BOZEMAN, Mont. — E. J. Cochrane’s gaze settled on Bobcat Stadium’s Sonny Holland Zone, and he marveled.
“It’s amazing,” said the Bobcat kicker who nailed MSU’s game-winning field goal toward that end zone in the opening game of the Bobcats’ magical 2002 season. Montana State celebrates Cochrane and his teammates during Saturday’s Homecoming game against Northern Colorado, welcoming home the players who helped begin the process which led to, among many other things, the south end zone complex.
More than 30 players from the 2002 and ’03 teams, which each won Big Sky Championships and advanced to the NCAA Division I-AA Playoffs, are expected back for the reunion. One of the that group’s unquestioned leaders, current MSU assistant Kane Ioane, is glad to welcome back many of his teammates back to Bozeman. “It’s exciting that so many of those guys are coming back to be recognized,” said the four-time All-America who earned Big Sky Defensive MVP honors in 2003. “Those teams set the foundation for where we’re at now. That (2002) team broke the streak and won the Big Sky and made it to the playoffs.”
The Big Sky title and playoff appearance vaulted the 2002 team to national prominence, but it was breaking the streak that raised it to legendary status for Bobcat fans. Riding an amazing run of wins ranging from improbable to miraculous, MSU stared down a lot of history on that frigid, blustery day in Washington-Grizzly Stadium. Montana State had never won a game in that venue, had lost 16 straight games to the Grizzlies, and had not come remotely close to a Big Sky title since 1984.
Led by precocious freshman quarterback Travis Lulay and a cast of veterans who had endured an 0-11 season in 2000 and disappointment against UM the year before, Montana State carried a 3-0 lead into halftime. Lulay found Junior Adams on a 53-yard slant for a touchdown in the half-empty stadium at the start of the third quarter, and senior running back Ryan Johnson battered the Grizzly defense throughout the second half until the Bobcats iced the game and hoisted the Great Divide Trophy.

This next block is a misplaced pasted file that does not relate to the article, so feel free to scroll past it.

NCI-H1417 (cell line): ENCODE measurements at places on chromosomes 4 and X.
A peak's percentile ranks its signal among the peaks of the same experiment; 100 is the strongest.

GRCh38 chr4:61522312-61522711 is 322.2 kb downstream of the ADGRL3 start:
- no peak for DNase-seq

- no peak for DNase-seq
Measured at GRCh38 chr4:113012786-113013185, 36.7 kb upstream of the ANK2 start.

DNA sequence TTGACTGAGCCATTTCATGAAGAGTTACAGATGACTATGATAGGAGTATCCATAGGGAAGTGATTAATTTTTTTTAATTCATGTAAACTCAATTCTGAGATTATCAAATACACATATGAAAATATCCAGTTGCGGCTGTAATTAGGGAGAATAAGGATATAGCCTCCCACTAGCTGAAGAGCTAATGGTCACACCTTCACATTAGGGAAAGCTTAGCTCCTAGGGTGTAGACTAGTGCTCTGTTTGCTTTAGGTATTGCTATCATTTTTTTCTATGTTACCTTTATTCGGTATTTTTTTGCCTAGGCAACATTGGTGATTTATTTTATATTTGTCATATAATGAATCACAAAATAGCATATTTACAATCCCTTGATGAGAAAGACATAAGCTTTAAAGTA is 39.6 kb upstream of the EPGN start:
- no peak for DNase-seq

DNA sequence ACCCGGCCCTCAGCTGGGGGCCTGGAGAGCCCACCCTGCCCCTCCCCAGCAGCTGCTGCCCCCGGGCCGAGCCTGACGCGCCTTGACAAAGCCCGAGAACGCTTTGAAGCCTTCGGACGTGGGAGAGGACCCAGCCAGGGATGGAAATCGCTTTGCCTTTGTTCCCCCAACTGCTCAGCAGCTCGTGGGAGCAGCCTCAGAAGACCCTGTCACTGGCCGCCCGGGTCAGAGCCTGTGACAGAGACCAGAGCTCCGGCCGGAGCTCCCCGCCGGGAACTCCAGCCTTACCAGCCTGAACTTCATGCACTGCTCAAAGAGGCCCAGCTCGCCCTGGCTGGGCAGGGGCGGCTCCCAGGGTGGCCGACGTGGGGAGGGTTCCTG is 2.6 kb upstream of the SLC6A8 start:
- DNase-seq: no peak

“I’ll never forget that team,” Ioane says, and his boss, Bobcat head coach Rob Ash, holds the 2002 and ’03 players in high esteem.
“I’m excited to have them here,” said Ash, whose program has built on the success initially enjoyed by the returning Bobcats. “They started the resurgence of Bobcat footbal with the great win in Missoula and the Big Sky title, and laid the groundwork for the accomplishments we are realizing today.”
That the Bobcats played for anything meaningful in Missoula on that famed afternoon seemed impossible for most of October and November. A week after falling at home to Division II Central Washington, the Bobcats dropped Lulay’s first start at Idaho State in the league opener. Then the team drubbed Weber State before falling at Northern Arizona, 20-17. With the season hanging in the balance, MSU visited Hornet Stadium for a showdown with Sacramento State.
MSU carried a 28-21 lead into the fourth quarter, but Sac State nailed a 29-yard field goal then capped a long drive with a four-yard touchdown run to take a 30-28 lead with four minutes left. Facing the end of the meaningful part of its season, on the final play of the game, Lulay lobbed a pass to Scott Turnquist under duress, and the Billings product was yanked down by the facemask as time expired. On an untimed play, Nate Cook drilled a 36-yard field goal for the miracle win.
A week later Eastern Washington was on the march with a chance to win at the end behind sensational signal caller Erik Meyer, when Adam Cordeiro intercepted what was ruled a lateral and rumbled 76 yards to seal another stunning win. Portland State was up next, and the Bobcat successfully defended a two-point conversion in the game’s final 100 seconds for a 28-26 win. Montana’s loss at Eastern Washington that day set up the Cat-Griz championship showdown a week later.
Ioane, MSU’s linebackers coach, says current players are more than a little interested in the work of their predecessors. “We had a (position) meeting not long ago where someone asked about the 2002 team and we just talked and told stories about those teams. I appreciate that our guys take pride in and understand the history and tradition of our program. They always ask questions about what it was like then.”
A lasting symbol of Montana State’s tradition and current success, Ioane is looking forward to bringing the treasured past into the present. “It’s going to be a fun weekend,” he said. “We want to show those guys how much we appreciate what they started, but actions are better than talk. The best way to do it would be to play a great game.”
— MSU Sports Information
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